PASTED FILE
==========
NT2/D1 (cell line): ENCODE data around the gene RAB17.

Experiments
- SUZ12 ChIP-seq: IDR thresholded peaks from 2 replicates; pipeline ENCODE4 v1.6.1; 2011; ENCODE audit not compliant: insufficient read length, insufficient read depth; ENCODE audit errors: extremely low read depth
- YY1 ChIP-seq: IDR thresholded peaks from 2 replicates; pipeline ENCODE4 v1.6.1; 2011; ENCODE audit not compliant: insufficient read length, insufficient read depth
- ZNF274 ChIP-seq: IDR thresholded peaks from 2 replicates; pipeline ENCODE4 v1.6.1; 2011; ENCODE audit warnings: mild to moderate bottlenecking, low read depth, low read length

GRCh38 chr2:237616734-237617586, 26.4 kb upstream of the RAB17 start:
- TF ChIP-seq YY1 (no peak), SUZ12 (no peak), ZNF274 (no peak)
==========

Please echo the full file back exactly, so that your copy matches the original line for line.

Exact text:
NT2/D1 (cell line): ENCODE data around the gene RAB17.

Experiments
- SUZ12 ChIP-seq: IDR thresholded peaks from 2 replicates; pipeline ENCODE4 v1.6.1; 2011; ENCODE audit not compliant: insufficient read length, insufficient read depth; ENCODE audit errors: extremely low read depth
- YY1 ChIP-seq: IDR thresholded peaks from 2 replicates; pipeline ENCODE4 v1.6.1; 2011; ENCODE audit not compliant: insufficient read length, insufficient read depth
- ZNF274 ChIP-seq: IDR thresholded peaks from 2 replicates; pipeline ENCODE4 v1.6.1; 2011; ENCODE audit warnings: mild to moderate bottlenecking, low read depth, low read length

GRCh38 chr2:237616734-237617586, 26.4 kb upstream of the RAB17 start:
- TF ChIP-seq YY1 (no peak), SUZ12 (no peak), ZNF274 (no peak)